Monday, April 26, 2010

Thai Sweet & Hot Chili Wings Sauce and Glaze

I will be fixing these sometime this week, normally I wait until after I've tried them, however I did stick my finger in a bowl of the glaze and determined it would be ok to break with tradition.

This recipe has been provided by that "sadly inept lookout person" from our clandestine covert operation from a summer ago, he knows who he is and that's the important thing. To maintain his covert status his name will not be mentioned, right John?

Personal Notes: The sauce will taste much hotter off the end of your finger than it will basted and glazed on a chicken wing so don't panic. Use this on all kinds of chicken. For an extra kick. Dip chicken in Sriracha Hot Chili sauce instead of blue cheese dressing, then hold on!


1/4 cup sweet chili sauce
2 tablespoons soy sauce
1 tablespoon hot chili-garlic sauce, such as sriracha
2 teaspoons dark sesame oil
1 teaspoon grated fresh ginger
16 chicken wings, wing tips removed
vegetable oil
kosher salt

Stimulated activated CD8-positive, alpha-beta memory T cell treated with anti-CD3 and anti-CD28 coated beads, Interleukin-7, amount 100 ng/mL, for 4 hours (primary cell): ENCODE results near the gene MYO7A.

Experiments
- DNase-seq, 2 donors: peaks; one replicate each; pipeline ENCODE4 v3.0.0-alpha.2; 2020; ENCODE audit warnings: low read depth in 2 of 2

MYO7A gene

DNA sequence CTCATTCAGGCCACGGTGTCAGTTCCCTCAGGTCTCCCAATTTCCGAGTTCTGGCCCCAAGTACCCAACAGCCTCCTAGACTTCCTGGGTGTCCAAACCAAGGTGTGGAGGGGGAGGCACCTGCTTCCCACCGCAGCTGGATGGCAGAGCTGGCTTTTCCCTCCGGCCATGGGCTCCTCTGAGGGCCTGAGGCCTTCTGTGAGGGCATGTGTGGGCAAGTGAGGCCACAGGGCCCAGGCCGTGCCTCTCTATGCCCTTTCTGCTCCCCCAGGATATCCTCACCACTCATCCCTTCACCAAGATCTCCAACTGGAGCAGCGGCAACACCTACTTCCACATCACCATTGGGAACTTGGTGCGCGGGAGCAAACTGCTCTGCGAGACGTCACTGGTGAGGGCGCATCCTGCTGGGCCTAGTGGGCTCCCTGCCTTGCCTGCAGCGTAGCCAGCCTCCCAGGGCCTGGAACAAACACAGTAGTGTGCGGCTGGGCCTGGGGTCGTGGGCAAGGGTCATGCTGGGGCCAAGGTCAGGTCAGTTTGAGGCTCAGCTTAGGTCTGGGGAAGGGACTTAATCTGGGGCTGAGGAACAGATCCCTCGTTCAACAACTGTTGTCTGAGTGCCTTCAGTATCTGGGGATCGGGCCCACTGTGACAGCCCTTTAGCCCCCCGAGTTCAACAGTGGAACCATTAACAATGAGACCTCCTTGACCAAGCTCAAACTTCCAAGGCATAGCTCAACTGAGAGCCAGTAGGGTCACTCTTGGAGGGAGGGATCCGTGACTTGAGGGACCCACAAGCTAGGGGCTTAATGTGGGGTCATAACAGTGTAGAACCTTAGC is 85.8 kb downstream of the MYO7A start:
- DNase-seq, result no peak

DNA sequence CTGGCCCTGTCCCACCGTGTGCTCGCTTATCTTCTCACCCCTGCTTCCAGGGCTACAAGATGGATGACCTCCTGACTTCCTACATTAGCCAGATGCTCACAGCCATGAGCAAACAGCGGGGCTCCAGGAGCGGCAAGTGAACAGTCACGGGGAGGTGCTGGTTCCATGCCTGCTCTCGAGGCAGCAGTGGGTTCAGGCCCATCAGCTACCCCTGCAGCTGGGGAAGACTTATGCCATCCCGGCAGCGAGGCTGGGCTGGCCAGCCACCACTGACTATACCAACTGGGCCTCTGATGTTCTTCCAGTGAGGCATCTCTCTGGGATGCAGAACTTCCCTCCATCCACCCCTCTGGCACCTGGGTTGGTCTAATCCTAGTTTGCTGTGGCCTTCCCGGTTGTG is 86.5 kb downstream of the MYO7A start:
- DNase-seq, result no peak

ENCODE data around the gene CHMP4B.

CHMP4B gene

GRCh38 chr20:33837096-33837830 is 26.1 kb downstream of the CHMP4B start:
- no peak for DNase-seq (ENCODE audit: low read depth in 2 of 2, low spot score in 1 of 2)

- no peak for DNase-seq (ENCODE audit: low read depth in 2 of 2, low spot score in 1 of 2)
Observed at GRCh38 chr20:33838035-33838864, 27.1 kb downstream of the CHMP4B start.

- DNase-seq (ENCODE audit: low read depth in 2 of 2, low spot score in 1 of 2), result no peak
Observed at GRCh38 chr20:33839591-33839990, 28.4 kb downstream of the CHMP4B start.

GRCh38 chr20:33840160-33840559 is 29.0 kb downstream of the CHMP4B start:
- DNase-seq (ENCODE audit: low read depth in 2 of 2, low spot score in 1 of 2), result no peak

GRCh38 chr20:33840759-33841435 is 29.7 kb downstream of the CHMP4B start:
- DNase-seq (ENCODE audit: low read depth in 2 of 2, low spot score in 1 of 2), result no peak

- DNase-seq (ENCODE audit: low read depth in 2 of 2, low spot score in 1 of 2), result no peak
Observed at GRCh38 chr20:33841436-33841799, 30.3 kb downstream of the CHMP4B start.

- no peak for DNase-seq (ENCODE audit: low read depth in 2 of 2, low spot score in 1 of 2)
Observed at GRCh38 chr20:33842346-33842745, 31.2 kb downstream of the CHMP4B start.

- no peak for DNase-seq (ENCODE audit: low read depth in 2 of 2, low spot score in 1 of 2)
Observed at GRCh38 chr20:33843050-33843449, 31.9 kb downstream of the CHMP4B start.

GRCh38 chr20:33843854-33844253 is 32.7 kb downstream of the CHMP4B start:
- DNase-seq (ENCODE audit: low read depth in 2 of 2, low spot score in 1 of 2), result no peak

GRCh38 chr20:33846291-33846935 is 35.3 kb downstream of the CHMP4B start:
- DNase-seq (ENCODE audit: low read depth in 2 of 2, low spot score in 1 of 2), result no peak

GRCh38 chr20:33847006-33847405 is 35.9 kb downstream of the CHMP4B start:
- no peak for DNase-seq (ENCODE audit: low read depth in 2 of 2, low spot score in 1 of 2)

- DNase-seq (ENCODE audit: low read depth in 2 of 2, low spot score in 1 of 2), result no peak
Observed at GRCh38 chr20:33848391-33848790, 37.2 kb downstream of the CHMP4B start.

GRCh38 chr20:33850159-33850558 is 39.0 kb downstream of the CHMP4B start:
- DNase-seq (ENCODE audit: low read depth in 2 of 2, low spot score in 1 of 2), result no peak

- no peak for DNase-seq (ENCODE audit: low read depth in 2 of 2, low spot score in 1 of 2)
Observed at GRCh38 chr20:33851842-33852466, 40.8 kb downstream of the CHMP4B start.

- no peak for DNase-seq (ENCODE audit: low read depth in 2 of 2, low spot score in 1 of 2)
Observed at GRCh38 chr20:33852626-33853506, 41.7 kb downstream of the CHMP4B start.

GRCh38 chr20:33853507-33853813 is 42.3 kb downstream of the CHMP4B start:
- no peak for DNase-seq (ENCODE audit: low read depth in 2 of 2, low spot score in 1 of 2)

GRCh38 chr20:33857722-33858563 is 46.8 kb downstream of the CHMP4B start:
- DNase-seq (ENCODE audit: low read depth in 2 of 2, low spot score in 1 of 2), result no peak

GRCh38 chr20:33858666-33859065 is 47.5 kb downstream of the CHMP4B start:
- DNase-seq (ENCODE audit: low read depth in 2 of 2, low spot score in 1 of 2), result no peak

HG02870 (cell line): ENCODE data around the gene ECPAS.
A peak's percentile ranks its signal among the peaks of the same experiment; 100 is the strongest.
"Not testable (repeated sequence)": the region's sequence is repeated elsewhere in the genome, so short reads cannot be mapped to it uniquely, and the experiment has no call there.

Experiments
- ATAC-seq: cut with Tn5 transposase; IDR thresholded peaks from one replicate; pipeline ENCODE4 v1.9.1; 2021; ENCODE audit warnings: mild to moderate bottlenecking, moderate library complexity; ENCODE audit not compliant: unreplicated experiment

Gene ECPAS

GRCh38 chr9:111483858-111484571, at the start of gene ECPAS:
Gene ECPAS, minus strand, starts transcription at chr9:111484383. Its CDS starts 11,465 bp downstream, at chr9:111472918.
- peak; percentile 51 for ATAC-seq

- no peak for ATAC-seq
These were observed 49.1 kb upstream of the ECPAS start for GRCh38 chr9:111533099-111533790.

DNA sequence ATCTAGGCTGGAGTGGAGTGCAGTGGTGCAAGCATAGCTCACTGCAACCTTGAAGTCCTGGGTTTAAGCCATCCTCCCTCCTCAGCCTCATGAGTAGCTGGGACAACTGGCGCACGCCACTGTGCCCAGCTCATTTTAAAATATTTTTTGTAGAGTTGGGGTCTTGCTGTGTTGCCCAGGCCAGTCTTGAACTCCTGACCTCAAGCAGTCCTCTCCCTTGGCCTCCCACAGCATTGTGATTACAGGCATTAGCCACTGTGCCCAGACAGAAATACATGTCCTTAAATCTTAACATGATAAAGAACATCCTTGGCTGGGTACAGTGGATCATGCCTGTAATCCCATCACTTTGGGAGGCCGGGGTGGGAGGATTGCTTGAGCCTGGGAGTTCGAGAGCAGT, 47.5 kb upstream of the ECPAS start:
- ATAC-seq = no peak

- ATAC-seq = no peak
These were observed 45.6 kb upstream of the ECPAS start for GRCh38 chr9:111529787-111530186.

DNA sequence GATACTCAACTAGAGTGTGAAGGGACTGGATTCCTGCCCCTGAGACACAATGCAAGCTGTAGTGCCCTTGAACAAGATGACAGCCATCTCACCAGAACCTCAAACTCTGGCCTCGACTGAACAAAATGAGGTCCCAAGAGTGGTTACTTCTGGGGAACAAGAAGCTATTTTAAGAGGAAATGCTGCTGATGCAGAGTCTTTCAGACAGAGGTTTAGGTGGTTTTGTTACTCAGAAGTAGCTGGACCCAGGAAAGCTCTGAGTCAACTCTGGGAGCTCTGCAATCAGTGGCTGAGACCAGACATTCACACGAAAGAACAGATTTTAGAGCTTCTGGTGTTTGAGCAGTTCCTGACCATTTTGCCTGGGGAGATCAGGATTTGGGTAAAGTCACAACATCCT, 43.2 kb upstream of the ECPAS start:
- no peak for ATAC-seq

fresh ground black pepper
1-2 tablespoons of chopped cilantro


Make the glaze, in a small bowl, whisk the sauces, sesame oil, cilantro and ginger together.

Trim excess skin from the edges of the wings. Lightly brush or spray with the oil, and season with salt and pepper to taste.

Grill the chicken wings over Direct Medium heat until the skin begins to crisp, about 10 minutes, turning once or twice.

Brush the wings with the glaze and continue to grill until the meat is no longer pink at the bone, 8 to 10 minutes, turning and brushing with the glaze 2 or 3 times.

Serve warm.

Number Of Servings: Makes enough for a dozen wing segments.

Wednesday, March 31, 2010

Update on the spare rib recipe

I tried these this past weekend and it could not have been easier. I am not a big fan of spare ribs and would substitute baby back ribs in their place. That said they were wonderful. One addition, make a bit more of the BBQ sauce and reserve it for later, when you want to add a bit more to the ribs. The sauce is outstanding.

Friday, March 19, 2010